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Thursday, December 30, 2004

Planet Out: Church convicts, defrocks lesbian cleric

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Planet Out
Church convicts, defrocks lesbian cleric

Thu Dec 2, 8:41 PM ET
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Tom Musbach, PlanetOut Network

SUMMARY: The United Methodist Church trial of a lesbian minister who violated church law by being honest about who she is ended Thursday with a guilty conviction and a vote to defrock her.


The rare United Methodist Church (UMC) trial of a lesbian minister who violated church law by being honest about who she is ended Thursday with a guilty conviction and a vote to defrock her.

A jury of clergy from the UMC voted 12-1 that Rev. Irene Elizabeth Stroud, 34, violated a church law that forbids "self-avowed, practicing homosexuals" from ministry. During the penalty phase, the jury voted 7-6 to defrock, the Associated Press (AP) reported.

The trial, which lasted two days, took place in Pughtown, in Eastern Pennsylvania. Dozens of protesters held vigil outside the building, some shielding themselves from the rain under rainbow-colored umbrellas.

Stroud had come out to her congregation during a sermon last year, admitting that she was in a long-term relationship with a woman. "I have come to a place where my discipleship, my walk with Christ, requires telling the whole truth, and paying whatever price truthfulness requires," she said.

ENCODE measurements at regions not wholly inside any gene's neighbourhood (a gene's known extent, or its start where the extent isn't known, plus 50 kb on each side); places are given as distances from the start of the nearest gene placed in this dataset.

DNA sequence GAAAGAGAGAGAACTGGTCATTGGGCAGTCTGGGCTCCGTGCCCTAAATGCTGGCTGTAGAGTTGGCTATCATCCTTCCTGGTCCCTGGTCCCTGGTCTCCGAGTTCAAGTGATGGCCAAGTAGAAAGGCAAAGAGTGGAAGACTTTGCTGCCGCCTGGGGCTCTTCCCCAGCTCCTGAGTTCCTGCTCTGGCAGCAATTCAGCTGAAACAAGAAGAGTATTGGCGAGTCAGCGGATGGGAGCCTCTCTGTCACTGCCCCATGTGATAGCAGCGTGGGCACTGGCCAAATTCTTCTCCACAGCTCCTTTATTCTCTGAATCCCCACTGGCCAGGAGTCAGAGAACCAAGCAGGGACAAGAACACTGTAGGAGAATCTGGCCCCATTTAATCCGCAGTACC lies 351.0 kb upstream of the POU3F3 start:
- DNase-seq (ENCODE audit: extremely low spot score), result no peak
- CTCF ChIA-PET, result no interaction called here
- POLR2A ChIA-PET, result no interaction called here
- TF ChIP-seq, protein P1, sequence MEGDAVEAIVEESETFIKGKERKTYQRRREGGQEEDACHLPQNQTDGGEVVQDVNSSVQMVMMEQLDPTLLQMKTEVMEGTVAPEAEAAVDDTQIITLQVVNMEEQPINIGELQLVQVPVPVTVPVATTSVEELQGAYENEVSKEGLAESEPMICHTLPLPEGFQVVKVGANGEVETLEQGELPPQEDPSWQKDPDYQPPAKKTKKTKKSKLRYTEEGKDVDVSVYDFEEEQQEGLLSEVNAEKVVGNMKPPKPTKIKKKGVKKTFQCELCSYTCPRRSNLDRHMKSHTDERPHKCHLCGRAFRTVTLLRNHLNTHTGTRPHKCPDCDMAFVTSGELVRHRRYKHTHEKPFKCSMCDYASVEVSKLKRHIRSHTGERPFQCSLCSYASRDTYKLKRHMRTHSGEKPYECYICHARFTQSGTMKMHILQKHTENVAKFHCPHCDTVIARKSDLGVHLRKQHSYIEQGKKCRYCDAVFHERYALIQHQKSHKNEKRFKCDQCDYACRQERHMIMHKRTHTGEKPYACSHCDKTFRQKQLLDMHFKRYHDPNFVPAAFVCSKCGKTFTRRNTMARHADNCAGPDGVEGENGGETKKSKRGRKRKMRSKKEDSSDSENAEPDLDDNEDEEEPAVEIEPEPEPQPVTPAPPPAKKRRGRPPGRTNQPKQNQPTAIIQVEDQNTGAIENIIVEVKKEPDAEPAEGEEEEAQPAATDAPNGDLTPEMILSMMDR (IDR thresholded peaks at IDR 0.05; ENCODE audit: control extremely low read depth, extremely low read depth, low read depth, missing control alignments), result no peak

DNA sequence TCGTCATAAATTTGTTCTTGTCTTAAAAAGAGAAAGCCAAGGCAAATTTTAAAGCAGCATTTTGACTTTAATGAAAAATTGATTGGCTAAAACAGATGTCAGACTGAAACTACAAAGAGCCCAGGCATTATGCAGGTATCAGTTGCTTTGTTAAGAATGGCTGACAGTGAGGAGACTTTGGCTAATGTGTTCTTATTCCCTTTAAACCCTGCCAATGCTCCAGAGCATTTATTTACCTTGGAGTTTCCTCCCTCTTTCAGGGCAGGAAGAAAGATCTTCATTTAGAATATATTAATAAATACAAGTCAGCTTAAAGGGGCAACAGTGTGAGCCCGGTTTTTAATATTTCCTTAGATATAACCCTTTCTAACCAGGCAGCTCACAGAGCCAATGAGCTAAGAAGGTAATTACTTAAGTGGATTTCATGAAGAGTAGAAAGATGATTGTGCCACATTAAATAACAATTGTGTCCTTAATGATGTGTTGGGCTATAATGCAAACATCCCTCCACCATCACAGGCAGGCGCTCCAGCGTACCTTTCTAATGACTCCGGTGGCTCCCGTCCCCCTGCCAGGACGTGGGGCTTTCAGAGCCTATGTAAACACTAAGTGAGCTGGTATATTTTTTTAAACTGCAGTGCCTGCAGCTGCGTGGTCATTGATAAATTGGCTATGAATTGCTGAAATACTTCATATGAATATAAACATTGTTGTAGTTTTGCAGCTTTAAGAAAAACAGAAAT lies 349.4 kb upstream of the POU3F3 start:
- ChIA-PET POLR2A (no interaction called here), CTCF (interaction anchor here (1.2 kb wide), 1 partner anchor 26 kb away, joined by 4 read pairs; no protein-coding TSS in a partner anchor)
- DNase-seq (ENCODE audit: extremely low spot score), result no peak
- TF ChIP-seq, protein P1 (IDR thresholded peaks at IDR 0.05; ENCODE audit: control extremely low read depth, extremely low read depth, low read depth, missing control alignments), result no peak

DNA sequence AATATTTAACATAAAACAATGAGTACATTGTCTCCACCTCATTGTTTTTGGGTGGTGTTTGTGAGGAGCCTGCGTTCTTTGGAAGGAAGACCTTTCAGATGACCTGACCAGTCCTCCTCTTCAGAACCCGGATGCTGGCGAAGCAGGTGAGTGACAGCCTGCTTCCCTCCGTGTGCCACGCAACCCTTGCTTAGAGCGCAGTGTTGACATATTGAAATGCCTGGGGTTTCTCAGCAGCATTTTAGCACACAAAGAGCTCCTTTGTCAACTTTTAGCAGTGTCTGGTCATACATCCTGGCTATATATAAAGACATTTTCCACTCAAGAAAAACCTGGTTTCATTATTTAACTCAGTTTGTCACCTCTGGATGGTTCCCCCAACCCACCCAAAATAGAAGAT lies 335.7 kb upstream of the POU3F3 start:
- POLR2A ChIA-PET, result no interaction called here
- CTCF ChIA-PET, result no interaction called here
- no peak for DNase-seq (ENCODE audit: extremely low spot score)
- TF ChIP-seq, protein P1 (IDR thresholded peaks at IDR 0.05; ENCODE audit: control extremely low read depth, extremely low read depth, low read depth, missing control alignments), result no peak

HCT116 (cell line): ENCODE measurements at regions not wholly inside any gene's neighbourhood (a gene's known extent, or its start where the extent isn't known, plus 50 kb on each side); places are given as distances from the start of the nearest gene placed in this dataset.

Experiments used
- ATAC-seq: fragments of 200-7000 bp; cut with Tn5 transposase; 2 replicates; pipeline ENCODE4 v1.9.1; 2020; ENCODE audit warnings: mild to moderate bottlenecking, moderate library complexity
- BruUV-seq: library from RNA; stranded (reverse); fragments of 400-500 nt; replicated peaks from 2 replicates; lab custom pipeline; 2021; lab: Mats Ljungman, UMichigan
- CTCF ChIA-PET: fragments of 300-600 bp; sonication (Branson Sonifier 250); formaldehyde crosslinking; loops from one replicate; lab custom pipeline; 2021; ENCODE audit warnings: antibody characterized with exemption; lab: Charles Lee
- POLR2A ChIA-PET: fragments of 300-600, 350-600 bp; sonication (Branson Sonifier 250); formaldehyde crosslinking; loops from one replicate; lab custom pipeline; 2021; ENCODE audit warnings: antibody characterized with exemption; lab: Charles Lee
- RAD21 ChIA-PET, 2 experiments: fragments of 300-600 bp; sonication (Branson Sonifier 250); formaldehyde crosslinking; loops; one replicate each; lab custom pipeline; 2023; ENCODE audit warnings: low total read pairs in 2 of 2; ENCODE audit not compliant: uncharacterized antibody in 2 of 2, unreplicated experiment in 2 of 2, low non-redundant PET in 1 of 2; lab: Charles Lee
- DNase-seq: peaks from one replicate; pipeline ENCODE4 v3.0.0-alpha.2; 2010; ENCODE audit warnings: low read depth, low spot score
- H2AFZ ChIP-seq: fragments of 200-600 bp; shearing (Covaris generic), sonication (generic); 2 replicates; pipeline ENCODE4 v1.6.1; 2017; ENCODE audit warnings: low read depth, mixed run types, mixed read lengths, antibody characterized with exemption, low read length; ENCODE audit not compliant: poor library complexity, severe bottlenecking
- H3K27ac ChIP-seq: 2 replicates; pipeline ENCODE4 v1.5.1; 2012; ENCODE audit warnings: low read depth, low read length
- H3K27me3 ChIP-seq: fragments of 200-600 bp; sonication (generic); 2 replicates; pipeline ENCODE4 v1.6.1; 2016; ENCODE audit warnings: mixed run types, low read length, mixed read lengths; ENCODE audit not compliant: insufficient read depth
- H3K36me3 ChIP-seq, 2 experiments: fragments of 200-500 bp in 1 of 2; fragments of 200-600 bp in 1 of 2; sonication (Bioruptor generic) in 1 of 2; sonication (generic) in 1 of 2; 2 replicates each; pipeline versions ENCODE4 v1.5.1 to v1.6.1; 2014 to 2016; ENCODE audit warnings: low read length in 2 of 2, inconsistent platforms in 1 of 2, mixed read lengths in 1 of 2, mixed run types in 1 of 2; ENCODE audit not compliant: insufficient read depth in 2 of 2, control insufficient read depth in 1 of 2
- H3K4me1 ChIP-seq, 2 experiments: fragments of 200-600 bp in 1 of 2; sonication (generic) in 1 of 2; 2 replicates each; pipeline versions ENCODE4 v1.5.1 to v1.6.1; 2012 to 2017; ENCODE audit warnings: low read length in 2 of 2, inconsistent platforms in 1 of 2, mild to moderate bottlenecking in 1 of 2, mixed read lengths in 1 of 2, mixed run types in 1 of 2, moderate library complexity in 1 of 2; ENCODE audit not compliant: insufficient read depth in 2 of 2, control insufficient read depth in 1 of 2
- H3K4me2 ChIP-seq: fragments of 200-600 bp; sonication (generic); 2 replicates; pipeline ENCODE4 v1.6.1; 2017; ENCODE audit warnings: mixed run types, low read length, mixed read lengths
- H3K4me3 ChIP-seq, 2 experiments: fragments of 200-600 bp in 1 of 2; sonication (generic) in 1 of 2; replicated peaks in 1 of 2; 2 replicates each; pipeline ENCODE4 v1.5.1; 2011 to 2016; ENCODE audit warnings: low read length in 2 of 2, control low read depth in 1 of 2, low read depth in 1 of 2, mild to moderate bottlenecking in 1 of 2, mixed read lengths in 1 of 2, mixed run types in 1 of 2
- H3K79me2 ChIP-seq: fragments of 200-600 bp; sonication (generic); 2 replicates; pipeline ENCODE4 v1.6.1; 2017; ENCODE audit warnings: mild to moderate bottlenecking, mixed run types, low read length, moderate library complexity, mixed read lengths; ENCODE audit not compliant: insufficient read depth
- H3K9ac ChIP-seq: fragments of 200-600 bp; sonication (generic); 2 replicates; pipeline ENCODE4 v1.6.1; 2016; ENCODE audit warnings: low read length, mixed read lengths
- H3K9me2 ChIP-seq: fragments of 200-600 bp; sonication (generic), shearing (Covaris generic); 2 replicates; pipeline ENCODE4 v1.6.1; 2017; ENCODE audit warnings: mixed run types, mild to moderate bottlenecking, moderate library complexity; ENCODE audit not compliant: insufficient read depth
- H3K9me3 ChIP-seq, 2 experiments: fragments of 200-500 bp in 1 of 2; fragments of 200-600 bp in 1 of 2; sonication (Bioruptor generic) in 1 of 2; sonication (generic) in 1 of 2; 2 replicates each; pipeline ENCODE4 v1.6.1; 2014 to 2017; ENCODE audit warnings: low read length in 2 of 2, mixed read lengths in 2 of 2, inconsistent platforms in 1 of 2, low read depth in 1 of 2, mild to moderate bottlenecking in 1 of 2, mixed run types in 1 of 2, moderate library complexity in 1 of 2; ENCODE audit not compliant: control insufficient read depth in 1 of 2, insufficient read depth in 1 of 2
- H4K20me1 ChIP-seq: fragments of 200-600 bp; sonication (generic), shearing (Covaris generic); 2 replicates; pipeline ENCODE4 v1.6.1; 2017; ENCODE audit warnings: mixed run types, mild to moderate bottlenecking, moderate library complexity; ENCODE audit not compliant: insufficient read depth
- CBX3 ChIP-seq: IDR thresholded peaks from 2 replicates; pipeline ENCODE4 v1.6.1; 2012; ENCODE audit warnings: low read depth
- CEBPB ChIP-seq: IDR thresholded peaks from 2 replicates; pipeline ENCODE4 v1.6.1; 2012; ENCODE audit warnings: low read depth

Her congregation in Philadelphia was mostly supportive, but Stroud told reporters after the verdict she didn't anticipate the same reaction from the entire church.

"I did not go into this expecting to win," she said after the verdict. "I went into it knowing that it would be a painful moment in the life of the United Methodist Church."

A ruling on Wednesday in the case put her at a disadvantage, when the judge barred her attorney from calling witnesses who would challenge the church's 1984 law against openly gay ministers. The decision by presiding judge Joseph Yeakel, a retired bishop, eliminated six of Stroud's defense witnesses, the AP reported.

She has 30 days to appeal the verdict.

Unlike the Pennsylvania proceeding, most trials in the 8.3-million member denomination are held in private. The last time the church defrocked a lesbian minister was in 1987, in the case of Rev. Rose Mary Denman of New Hampshire.

In March of this year, however, another church court acquitted Rev. Karen Dammann, a minister in Washington, after she came out. Dammann's case angered so many conservative Methodists that the church's general conference approved language that said, "The United Methodist Church does not condone the practice of homosexuality and considers this practice incompatible with Christian teaching."

Citing the church's slogan of "Open hearts, open minds, open doors," Laura Montgomery Rutt, director of communications for Soulforce, denounced Thursday's verdict.

"This verdict shows the blatant hypocrisy of the United Methodist Church and poignantly illustrates the spiritual violence that the church perpetuates against gay, lesbian, bisexual and transgender people, both inside and outside the church," she said.

Members of Soulforce, a national group dedicated to ending "spiritual violence" against LGBT people, were among the protesters outside the trial.

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